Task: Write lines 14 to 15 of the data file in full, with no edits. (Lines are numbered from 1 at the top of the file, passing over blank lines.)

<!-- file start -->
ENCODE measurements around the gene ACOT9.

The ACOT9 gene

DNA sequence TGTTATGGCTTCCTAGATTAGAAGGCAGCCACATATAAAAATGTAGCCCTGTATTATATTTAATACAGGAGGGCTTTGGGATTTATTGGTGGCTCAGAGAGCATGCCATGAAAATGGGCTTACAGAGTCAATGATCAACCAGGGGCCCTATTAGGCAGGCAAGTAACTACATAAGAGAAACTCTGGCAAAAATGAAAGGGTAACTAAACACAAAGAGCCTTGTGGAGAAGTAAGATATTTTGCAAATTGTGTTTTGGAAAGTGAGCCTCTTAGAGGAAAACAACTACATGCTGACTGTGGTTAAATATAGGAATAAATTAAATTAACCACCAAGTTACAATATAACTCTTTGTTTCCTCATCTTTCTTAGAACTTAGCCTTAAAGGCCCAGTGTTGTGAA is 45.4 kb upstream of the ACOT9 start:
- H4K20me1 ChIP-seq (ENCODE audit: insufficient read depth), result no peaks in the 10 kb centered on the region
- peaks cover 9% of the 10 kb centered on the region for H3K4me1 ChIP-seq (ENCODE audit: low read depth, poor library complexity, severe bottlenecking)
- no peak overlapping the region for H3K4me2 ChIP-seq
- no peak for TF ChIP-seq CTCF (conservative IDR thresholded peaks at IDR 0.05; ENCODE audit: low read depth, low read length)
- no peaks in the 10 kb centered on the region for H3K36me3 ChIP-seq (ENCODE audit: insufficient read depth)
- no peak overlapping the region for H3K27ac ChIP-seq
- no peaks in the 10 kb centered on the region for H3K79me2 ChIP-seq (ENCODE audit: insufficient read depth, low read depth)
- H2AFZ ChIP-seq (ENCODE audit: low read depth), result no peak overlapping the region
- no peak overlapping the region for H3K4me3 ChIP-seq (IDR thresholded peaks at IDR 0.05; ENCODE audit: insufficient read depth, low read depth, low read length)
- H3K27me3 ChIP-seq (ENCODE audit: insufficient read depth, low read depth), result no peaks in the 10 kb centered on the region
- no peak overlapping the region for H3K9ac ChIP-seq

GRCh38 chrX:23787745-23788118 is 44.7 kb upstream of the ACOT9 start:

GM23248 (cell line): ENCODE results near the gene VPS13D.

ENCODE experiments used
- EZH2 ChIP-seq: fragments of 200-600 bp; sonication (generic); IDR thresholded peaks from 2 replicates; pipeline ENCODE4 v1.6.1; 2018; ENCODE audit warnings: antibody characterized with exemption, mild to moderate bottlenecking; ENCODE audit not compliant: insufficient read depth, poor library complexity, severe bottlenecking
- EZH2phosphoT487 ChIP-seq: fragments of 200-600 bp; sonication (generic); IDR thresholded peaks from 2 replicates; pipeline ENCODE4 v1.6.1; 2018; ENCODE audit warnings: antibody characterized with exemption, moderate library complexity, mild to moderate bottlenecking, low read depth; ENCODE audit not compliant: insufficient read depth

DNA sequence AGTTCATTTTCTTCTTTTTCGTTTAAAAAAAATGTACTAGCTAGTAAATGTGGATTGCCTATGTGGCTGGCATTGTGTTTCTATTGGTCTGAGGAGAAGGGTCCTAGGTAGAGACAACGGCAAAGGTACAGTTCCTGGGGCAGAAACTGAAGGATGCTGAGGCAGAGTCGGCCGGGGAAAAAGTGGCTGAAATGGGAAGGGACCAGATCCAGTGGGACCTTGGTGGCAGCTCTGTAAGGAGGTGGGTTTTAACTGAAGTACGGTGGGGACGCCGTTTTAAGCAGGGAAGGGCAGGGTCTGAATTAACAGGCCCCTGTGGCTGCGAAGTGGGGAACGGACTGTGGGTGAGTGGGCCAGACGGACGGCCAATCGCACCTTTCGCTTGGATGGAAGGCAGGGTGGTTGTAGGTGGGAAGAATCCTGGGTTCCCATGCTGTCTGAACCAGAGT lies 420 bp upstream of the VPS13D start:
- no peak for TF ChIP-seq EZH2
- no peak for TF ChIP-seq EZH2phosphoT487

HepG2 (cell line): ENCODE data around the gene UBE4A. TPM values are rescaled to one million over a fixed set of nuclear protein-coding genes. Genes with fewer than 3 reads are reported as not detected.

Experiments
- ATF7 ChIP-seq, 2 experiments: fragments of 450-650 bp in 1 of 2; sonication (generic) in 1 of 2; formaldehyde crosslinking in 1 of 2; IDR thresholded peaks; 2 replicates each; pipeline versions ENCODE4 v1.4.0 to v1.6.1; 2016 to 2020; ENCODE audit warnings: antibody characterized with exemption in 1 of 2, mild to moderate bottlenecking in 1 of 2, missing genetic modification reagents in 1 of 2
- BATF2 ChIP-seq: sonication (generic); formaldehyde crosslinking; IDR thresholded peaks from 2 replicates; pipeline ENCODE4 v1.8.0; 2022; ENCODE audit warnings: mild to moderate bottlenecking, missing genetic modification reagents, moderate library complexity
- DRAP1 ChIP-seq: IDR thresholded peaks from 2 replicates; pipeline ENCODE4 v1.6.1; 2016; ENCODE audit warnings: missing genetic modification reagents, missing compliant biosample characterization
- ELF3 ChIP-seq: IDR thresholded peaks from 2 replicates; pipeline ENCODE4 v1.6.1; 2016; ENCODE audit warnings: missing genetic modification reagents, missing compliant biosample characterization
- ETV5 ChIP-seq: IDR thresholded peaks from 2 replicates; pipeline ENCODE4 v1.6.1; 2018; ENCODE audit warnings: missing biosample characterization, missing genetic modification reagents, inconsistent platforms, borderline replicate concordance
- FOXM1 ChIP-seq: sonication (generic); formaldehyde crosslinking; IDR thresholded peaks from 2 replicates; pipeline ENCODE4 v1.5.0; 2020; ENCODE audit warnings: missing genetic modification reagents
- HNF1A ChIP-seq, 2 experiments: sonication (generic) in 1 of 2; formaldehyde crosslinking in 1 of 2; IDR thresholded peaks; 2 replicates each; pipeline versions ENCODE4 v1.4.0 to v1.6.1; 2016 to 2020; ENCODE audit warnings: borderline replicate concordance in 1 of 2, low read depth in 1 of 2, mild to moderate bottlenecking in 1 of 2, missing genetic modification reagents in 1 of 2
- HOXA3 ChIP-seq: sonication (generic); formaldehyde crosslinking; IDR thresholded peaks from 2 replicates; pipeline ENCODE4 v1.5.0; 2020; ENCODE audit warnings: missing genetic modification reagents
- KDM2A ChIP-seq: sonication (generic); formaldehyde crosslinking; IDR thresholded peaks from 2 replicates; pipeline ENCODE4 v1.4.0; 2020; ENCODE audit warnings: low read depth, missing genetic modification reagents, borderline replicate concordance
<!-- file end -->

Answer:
- no peak overlapping the region for H3K9ac ChIP-seq

GRCh38 chrX:23787745-23788118 is 44.7 kb upstream of the ACOT9 start: